To help kids later, send new parents to class

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A prenatal program designed to improve couples’ co-parenting relationship pays off for their children later, a new study suggests.

Children whose parents participated in the program were better adjusted at age seven than those whose parents were assigned to a control group.

“The Family Foundations program focuses on fostering positive co-parenting—that is, more cooperative and supportive teamwork between parents—because research shows such co-parenting can benefit children in many ways,” says Mark E. Feinberg, research professor of health and human development at Penn State and senior scientist at the Bennett Pierce Prevention Research Center for the Promotion of Human Development.

“Parents who have better co-parenting relations feel more supported and confident, less stressed and depressed, and they show more warmth and patience with their children.”

A stressful transition

Parents who argue and are often in conflict with each other over parenting issues can become more impatient and harsh with their children, according to Feinberg. Even if parents don’t take out frustration on their children, the emotional security and well-being of the child can be threatened by the presence of conflict in the home.

“We hypothesized that all of these factors—better co-parenting, better parenting, better child adjustment—can lead to better school outcomes, as they enhance a child’s ability to cooperate with peers and teachers, avoid distractions, and focus on schoolwork,” says Feinberg.

Ten years ago, Feinberg received funding from the National Institutes of Health to develop and test an educational and preventive program, Family Foundations, offering a series of classes for expectant parents. The program focuses on how a first-time expectant couple can prepare for a new baby together, developing new skills and perspectives helpful in raising a child.

In the current study, about 80 families responded to a questionnaire when their child was between five and seven years old. Half of these families had originally been assigned to the intervention program, while the other half were assigned to the control group.

Parents were asked to answer questions about their child’s behavior, including how often the child lost his temper, whether he was depressed, and how often he fought with other children. Each child’s teacher was also surveyed about the child’s adjustment and adaptation to school.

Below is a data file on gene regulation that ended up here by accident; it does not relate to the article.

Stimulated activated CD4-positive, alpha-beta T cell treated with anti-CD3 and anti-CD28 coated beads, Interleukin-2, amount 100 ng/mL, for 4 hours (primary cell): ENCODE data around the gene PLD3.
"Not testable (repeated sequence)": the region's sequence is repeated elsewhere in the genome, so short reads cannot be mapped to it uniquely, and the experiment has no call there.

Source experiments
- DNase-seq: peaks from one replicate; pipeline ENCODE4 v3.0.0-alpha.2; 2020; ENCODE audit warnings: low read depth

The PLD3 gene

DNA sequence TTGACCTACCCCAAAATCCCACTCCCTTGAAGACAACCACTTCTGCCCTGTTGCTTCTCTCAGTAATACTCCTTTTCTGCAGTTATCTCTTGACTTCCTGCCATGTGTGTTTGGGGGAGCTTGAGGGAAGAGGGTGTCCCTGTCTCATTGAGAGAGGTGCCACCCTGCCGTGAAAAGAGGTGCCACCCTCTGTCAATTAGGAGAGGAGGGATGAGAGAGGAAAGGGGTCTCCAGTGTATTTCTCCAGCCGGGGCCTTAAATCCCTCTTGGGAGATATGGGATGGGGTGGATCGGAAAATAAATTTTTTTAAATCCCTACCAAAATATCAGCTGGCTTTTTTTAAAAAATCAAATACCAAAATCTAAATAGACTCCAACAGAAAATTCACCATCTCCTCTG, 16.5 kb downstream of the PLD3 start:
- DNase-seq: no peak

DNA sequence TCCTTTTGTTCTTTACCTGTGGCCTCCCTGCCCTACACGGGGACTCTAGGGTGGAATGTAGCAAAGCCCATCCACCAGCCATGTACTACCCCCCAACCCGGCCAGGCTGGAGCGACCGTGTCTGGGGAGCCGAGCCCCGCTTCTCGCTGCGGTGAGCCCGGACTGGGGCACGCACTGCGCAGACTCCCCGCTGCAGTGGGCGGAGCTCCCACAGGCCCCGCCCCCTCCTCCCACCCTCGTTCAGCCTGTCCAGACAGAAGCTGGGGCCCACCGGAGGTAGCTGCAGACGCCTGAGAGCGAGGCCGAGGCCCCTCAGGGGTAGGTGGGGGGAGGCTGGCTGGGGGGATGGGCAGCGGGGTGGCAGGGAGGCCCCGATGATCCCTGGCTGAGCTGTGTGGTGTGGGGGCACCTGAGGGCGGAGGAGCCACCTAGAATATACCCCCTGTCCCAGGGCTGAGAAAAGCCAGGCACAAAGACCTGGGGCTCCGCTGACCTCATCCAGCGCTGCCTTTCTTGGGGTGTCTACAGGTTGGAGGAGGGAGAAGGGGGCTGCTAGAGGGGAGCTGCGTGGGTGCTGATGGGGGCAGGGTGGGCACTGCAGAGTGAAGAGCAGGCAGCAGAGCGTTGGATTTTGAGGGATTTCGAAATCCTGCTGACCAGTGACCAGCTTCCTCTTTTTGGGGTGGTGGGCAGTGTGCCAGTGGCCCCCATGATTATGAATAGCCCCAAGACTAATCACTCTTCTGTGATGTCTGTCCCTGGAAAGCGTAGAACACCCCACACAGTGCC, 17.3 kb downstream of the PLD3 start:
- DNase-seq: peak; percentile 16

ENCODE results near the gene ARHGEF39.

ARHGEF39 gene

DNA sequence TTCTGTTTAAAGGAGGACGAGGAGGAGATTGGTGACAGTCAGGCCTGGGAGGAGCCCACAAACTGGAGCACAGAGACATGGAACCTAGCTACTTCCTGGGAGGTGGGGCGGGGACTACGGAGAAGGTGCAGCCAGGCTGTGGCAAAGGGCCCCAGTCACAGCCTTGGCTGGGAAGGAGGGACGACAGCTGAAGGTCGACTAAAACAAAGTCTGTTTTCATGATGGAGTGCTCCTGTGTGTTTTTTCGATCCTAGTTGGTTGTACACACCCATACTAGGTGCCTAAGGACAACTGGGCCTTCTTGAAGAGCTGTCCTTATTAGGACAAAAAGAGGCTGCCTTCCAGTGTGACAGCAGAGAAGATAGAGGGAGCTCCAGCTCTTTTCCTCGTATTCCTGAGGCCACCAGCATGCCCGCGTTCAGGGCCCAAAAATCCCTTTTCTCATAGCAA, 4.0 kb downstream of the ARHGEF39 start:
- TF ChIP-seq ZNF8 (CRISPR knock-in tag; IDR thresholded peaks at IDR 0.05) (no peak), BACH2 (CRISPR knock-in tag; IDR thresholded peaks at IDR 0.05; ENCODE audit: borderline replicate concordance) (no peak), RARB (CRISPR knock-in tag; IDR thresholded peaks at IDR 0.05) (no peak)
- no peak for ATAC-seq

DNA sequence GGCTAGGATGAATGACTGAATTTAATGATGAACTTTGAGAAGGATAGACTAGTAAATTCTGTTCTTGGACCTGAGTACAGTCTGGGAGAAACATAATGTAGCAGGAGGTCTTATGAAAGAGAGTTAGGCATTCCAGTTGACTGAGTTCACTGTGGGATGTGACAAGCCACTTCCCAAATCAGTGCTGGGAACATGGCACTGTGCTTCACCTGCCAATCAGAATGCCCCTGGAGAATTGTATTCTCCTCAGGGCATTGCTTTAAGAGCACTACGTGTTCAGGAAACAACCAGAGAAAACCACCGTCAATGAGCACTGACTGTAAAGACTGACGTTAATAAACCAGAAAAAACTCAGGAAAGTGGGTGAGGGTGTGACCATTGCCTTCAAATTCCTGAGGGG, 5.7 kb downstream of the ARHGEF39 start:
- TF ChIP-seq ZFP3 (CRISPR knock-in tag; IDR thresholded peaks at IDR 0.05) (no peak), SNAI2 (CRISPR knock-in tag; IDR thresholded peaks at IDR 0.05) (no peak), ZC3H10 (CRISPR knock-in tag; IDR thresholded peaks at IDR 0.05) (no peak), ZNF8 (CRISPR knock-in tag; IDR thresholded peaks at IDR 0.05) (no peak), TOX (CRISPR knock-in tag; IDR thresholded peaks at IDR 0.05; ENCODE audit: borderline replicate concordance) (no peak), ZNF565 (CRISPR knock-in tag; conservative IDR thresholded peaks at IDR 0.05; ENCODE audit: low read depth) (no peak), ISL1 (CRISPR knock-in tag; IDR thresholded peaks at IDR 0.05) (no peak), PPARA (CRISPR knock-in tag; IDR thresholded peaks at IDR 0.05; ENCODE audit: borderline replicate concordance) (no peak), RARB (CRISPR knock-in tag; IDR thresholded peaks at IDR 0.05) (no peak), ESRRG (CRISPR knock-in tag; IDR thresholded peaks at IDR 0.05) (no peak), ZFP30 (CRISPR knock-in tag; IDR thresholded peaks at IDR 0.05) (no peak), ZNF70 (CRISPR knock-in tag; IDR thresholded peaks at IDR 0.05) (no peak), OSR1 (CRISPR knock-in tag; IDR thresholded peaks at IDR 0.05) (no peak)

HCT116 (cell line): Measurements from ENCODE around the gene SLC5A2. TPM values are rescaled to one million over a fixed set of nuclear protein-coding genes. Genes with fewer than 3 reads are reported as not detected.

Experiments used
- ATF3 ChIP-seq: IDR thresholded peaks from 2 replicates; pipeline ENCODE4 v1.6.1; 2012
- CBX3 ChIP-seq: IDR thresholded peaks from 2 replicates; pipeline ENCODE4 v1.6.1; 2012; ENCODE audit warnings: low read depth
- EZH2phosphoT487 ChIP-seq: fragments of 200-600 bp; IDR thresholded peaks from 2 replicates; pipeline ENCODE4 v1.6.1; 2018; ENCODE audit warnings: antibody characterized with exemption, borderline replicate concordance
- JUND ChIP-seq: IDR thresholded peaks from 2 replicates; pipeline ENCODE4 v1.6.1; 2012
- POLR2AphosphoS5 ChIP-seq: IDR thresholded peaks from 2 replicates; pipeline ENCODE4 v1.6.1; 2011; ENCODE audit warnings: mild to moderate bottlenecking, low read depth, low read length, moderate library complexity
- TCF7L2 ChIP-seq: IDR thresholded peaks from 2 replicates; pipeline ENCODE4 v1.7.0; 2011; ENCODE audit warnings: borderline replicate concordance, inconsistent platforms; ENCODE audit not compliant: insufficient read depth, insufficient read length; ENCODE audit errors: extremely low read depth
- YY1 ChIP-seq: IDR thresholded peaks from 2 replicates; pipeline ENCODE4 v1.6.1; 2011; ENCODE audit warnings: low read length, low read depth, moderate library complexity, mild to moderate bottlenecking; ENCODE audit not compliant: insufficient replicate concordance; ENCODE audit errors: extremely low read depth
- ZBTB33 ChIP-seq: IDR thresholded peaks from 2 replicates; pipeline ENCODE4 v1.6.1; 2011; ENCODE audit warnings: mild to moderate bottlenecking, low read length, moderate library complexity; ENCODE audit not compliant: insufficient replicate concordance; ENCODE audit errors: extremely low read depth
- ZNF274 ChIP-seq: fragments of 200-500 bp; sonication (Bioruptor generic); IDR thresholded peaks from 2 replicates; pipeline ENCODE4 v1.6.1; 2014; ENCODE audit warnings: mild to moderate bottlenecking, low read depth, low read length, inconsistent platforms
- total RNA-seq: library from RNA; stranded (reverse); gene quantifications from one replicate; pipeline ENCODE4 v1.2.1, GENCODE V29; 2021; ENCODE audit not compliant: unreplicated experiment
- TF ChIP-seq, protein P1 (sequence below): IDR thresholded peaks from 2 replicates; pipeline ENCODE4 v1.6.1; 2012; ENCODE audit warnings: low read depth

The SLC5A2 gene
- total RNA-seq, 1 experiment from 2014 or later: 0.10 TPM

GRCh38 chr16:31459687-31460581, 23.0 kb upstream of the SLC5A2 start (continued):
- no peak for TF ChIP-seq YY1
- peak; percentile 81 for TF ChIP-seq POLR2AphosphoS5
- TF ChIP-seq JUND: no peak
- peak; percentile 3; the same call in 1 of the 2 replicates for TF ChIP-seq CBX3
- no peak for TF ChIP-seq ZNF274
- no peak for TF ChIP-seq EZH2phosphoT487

Not just high-risk families

“It is important to note that this was a ‘universal’ study that enrolled all couples expecting a first child, rather than a targeted intervention that focused on couples at high-risk due to poverty, low education, young age, or other factors,” says Feinberg.

“Some programs have been shown to be effective in supporting very high-risk pregnant mothers. But few, if any, programs focused on all expecting couples have shown long-term benefits for children.

“The transition to parenthood is stressful for most parents, and most couples experience greater conflict and less romance after the birth of a first child. Levels of depression and anxiety are high for new parents, and levels of family violence seem to be highest for families with young children.

“Showing that we can support all couples making the transition to parenthood with long-term benefits for their children is a new finding for the field and offers a new means of supporting families with young children.”

The researchers note that while the preventive program showed stronger results for families at higher risk for distress prior to the intervention, it had a positive effect for all families. However, further research and study replication is needed.

Health insurance coverage?

“We now have evidence that this program enhances child adjustment over a long period of time, both at home and school,” says Feinberg. “These new findings build on prior evidence that the program reduces parent depression and anxiety, improves parenting quality, and enhances young children’s self-regulation.

“We even have evidence that the program reduces adverse birth outcomes and shortens hospital stays for some families. The breadth and depth of proven benefits for families has persuaded the Department of Defense to disseminate the program to military families.

“The key now to getting this program out into the civilian world will be finding ways of financially supporting it, including reimbursement by health insurance, in order for communities to include this approach as part of the standard education and preparation for childbirth and parenthood.”

The National Institute of Child Health and Human Development and the National Institute of Mental Health supported this research. The findings appear in the Journal of Family Psychology.

Source: Penn State